I have a pantry enclosed on two sides by standard partition walls faced with cabinet wood, then two short sides open to the kitchen on the outside made from cabinet wood, then the door is mounted at 45 degrees on the two short sides - like !http://www.modabakeshop.com/wp-content/uploads/2014/04/turkeydraw1.png where the red line is the door. The light switch (actually a 3-position off/sensor/on) is awkwardly located under the bottom shelf at the back of one of the full walls.

What I want to do is to turn the existing receptacle into a junction box (blank plate cover for access) and then move the switch to a chest level switch, still on the inside, but mounted on the short cabinet wall right next to the door. This means it would have to be a receptacle box that sticks out from the wall - something like this I guess: !http://www.homedepot.com/catalog/productImages/400/f8/f80e4798-4436-4ccb-aa86-50777d412598_400.jpg

Wiring would come out of the existing receptacle somehow (blank faceplate but with a gromitted hole?!), then run in plastic trunking around the wall then up to the new receptacle.

Firstly, is this acceptable in terms of installation? I know there are local variations to code so I'm talking generally.

Secondly, when extending wiring from the existing receptacle to the new, can I just run the switched core? In other words, use a single 3-core cable (1 ground) and run the hot up one core, via the switch, and back down the other core? I believe in other localities that is allowed as long as the "wrong" core is taped to show it is live rather than neutral.

Thanks - it's hard searching for the right way of doing it when I can't get the right terminology for what I want to do! Location: southern California.

  • First, don't shop at consumer big-box stores. Any particular brand of surface-mount conduit is a system with a bunch of parts that have to work together. Big-box stores only stock the parts which sell well, and they leave me dangling all the time - I've returned more such parts than I've actually been able to use! Find an electrical supply shop, the sort that caters to electricians. They tend to be locally owned and stock everything because it's needed. It's real common for their prices to be lower than big-box. Commented May 23, 2016 at 23:34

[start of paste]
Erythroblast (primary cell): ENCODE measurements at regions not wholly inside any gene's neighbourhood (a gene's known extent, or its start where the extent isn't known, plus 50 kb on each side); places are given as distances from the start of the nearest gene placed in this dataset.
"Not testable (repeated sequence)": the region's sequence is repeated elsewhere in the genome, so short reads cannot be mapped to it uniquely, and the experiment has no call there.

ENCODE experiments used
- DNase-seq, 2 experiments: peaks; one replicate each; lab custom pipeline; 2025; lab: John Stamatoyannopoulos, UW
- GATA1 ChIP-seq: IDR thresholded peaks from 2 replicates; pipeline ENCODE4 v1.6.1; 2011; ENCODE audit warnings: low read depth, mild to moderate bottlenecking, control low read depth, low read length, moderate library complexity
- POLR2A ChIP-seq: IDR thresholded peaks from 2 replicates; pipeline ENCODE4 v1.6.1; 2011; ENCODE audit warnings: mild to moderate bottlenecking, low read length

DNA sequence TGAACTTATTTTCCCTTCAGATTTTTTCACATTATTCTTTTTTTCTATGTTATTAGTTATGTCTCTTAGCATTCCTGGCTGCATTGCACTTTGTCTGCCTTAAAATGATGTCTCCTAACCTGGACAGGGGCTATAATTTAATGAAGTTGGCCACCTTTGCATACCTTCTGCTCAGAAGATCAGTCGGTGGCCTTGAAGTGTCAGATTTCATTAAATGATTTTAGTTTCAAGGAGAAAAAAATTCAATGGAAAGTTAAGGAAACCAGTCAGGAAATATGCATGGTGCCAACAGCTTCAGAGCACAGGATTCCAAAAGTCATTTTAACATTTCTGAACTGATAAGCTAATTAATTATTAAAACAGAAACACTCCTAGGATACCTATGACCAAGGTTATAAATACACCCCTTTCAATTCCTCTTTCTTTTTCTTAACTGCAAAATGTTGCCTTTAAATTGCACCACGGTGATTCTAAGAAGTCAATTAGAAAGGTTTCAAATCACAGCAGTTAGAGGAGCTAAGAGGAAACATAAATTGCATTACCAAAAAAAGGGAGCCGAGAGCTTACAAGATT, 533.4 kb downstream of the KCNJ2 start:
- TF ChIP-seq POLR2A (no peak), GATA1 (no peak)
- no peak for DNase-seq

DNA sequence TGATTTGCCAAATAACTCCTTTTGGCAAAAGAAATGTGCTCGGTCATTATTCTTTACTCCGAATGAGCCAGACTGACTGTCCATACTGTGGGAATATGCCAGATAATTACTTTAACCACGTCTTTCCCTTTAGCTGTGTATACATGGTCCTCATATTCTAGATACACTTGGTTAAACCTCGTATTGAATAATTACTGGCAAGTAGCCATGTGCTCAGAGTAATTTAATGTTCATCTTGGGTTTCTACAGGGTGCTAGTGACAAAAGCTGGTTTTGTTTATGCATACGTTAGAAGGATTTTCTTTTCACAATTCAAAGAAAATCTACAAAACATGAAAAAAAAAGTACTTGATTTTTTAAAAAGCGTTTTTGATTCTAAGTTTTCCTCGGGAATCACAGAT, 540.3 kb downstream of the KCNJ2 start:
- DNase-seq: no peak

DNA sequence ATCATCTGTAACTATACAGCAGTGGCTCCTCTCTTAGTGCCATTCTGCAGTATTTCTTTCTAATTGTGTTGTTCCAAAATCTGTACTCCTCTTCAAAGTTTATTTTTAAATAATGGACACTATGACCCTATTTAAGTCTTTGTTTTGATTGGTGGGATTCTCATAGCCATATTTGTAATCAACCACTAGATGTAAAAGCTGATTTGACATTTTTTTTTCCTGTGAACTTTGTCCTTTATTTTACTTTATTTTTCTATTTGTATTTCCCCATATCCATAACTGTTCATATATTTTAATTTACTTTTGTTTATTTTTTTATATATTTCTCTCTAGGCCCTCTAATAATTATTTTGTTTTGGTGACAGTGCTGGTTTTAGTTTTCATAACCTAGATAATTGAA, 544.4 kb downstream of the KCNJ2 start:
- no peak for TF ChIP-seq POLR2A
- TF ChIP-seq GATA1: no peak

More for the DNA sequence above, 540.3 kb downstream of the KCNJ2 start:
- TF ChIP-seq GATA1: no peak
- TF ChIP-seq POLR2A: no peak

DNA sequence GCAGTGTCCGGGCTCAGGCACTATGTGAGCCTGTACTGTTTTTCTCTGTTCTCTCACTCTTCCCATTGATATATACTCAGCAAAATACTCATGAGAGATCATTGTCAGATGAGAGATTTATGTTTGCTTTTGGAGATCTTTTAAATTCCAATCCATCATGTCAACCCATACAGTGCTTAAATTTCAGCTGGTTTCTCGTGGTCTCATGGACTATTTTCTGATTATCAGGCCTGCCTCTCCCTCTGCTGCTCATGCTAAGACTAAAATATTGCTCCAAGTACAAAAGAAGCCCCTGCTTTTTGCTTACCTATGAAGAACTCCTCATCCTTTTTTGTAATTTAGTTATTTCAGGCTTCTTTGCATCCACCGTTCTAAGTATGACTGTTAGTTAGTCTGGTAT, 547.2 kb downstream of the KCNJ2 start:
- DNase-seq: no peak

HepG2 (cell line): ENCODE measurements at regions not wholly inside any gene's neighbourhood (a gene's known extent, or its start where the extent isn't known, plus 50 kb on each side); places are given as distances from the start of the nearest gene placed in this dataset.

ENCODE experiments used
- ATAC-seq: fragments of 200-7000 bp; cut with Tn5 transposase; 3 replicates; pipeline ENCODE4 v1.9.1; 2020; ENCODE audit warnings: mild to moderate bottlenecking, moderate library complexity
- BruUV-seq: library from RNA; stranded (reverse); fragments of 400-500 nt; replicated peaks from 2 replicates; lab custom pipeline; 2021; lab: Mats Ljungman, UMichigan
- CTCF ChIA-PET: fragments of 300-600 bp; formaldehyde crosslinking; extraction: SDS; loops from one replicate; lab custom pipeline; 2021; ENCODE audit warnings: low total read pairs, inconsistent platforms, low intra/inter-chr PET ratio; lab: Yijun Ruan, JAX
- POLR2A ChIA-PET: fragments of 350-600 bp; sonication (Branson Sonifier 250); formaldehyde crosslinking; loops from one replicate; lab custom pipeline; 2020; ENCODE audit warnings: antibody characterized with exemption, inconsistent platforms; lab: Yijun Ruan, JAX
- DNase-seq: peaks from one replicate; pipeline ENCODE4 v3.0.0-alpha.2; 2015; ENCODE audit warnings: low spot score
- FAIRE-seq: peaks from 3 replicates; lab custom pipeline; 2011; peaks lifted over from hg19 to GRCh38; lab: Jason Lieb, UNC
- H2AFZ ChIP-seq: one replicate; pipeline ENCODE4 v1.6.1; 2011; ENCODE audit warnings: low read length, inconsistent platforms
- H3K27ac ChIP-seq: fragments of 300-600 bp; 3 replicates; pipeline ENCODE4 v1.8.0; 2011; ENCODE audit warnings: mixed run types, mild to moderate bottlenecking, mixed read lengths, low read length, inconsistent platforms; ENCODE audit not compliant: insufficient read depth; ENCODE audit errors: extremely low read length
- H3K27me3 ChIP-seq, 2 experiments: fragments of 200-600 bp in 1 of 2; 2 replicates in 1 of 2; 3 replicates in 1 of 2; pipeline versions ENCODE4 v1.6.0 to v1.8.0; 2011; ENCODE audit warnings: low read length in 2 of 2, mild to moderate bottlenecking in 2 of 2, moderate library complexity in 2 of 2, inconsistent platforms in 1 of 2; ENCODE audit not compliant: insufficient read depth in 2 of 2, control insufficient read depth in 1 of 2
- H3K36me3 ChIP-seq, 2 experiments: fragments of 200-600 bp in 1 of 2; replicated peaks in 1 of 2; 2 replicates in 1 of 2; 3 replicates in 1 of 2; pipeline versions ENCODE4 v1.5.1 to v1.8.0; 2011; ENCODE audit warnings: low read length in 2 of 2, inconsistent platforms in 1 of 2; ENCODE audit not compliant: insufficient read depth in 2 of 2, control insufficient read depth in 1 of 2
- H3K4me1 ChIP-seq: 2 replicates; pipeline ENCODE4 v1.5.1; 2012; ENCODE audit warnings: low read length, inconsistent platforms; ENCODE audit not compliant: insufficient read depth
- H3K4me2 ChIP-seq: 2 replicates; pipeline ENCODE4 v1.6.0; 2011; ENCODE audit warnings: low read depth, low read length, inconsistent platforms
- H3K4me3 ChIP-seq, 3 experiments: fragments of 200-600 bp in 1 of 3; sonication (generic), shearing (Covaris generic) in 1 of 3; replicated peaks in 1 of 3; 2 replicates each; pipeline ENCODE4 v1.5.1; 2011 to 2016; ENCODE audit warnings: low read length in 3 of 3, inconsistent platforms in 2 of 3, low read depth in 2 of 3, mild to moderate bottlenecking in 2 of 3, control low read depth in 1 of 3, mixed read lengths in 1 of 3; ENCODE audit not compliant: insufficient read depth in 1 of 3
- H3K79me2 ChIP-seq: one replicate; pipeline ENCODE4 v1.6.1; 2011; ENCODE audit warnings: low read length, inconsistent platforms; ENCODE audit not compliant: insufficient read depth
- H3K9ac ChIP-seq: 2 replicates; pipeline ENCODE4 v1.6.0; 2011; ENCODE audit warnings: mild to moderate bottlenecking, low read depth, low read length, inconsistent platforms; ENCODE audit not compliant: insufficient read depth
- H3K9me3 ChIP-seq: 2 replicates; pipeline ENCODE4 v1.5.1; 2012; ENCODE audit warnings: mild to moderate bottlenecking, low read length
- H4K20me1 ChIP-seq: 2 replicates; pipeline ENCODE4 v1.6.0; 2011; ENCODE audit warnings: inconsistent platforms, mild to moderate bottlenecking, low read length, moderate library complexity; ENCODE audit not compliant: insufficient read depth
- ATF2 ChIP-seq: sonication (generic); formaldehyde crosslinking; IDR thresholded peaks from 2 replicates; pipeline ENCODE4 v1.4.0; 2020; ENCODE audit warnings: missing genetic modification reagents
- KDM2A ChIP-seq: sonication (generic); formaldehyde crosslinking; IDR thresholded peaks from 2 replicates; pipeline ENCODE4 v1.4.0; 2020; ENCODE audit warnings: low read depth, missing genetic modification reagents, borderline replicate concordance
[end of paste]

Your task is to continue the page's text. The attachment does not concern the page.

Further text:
• Understood, though finding such is a little more difficult as the smaller stores here get pushed out by the HDs and Ls of this world. One spent 3 months fitting out a small warehouse and 6 months in business before closing. :(
    – GeoffM
    Commented May 24, 2016 at 18:04

1 Answer 1


You have two questions. To the first question of how to get the wire out of the existing box, you would mount a surface-mount box on top of the existing box and put a blank face place on it. Then the plastic wire mold could come out of the raised, blank box and run to the new raised box. The wire must always travel inside an approved box or conduit. You can't just have wire coming out of a hole as you have described.

For the number of wires that you need to run, the current National Electric Code (NEC) guidelines say that all switch boxes need to contain a neutral. If the existing switch box contains a neutral I would use a "4-core cable" which is sold as "14/3 w/ground" (14 gauge, three conductors) or "12/3 w/ground" (for 12 gauge - not common for lighting) to run to the new switch. If the existing box doesn't have a neutral, I'm not sure what code and local rules would say. I would think with such a minor change, you could just extend the wires as they currently are, and you are right that the white wire would need to be marked with black tape for the switch loop.

However, even if that is the "obvious thing to do" or "what most people would do", it might not be legal or proper, so you'll need to get clarification on that. If you have a neutral, extend it to the new switch and you'll be ok.

  • That's really helpful, thank you. "Switch loop" - that's the phrase I was looking for - Google has come alive with results! Yes, it would have been a bit silly to have a cable coming out of a faceplate and then diving into a conduit, oops. Cheers.
    – GeoffM
    Commented May 23, 2016 at 22:45

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